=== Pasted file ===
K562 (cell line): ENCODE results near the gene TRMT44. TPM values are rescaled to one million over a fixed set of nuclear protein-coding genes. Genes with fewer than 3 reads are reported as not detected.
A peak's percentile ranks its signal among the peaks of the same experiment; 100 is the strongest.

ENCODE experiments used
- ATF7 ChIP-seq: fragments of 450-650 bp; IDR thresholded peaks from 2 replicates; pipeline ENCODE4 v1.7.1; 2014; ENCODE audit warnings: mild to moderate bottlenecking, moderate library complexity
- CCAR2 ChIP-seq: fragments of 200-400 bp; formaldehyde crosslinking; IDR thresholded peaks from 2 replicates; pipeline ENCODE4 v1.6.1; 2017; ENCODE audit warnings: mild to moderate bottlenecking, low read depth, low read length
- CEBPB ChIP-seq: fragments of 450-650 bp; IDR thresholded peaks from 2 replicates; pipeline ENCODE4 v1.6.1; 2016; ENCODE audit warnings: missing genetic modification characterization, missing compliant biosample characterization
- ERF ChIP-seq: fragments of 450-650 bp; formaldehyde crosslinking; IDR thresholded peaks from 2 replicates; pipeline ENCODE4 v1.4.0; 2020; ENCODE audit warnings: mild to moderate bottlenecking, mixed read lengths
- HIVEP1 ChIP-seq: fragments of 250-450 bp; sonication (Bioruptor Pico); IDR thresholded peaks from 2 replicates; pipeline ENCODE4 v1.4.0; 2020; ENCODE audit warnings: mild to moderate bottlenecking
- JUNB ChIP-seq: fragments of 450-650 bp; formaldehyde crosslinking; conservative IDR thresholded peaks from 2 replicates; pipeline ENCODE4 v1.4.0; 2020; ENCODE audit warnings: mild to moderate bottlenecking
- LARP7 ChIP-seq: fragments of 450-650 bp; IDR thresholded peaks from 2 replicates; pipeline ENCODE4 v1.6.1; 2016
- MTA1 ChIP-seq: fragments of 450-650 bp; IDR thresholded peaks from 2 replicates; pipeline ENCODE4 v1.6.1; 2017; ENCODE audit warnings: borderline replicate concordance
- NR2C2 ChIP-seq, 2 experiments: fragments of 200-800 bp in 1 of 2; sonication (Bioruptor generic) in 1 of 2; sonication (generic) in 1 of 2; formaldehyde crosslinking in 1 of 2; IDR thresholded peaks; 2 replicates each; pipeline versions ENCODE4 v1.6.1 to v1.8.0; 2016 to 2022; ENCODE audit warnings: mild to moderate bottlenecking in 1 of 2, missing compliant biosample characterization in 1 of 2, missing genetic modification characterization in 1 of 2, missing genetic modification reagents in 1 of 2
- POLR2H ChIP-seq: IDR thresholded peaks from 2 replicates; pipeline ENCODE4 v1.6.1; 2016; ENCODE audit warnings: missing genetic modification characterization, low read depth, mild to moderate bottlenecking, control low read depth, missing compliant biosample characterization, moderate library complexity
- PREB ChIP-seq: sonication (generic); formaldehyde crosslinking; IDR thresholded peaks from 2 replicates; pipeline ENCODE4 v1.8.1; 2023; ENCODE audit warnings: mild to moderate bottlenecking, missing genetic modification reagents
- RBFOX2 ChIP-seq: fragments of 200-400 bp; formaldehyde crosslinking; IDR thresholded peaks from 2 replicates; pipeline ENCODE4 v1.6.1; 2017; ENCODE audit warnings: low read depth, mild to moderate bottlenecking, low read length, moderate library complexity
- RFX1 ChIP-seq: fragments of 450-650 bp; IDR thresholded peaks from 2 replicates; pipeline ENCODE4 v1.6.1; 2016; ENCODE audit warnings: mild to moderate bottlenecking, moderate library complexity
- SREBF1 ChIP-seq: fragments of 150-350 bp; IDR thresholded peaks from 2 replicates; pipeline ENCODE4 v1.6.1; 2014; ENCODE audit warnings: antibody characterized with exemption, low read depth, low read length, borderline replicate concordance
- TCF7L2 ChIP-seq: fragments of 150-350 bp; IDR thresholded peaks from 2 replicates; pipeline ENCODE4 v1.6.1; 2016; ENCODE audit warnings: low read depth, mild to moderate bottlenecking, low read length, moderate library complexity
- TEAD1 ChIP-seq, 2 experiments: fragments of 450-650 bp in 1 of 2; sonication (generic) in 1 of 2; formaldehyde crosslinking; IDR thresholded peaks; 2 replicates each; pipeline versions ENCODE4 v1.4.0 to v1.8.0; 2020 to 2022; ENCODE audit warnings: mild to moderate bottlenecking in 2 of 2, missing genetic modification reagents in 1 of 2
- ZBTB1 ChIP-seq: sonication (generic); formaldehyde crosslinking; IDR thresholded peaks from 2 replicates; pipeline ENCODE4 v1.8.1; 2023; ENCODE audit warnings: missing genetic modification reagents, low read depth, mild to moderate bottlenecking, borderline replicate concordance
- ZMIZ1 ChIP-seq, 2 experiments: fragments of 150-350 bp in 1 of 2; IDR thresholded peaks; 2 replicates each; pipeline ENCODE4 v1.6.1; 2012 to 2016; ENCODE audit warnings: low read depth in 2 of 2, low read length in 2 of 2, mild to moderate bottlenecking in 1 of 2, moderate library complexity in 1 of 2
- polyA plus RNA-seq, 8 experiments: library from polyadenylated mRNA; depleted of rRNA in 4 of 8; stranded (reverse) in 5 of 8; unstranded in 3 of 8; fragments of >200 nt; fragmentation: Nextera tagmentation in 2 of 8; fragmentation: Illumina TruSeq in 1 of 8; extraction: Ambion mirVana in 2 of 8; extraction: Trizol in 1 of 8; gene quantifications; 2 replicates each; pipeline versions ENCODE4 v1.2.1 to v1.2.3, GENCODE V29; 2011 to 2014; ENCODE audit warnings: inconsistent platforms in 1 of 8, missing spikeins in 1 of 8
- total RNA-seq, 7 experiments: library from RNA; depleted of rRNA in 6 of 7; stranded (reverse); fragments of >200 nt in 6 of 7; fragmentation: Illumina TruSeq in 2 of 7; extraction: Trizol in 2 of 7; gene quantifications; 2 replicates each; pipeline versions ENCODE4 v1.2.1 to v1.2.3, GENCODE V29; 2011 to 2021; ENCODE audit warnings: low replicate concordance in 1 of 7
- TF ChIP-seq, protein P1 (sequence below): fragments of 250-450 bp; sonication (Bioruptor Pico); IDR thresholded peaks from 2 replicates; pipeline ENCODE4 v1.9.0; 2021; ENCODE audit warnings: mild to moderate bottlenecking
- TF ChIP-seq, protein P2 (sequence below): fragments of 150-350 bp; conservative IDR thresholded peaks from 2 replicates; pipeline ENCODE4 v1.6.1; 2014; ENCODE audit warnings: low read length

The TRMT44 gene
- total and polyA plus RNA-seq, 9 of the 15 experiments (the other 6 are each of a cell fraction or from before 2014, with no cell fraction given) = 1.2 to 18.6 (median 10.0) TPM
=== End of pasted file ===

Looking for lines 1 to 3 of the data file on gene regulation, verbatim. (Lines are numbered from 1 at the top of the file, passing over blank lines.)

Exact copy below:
K562 (cell line): ENCODE results near the gene TRMT44. TPM values are rescaled to one million over a fixed set of nuclear protein-coding genes. Genes with fewer than 3 reads are reported as not detected.
A peak's percentile ranks its signal among the peaks of the same experiment; 100 is the strongest.

ENCODE experiments used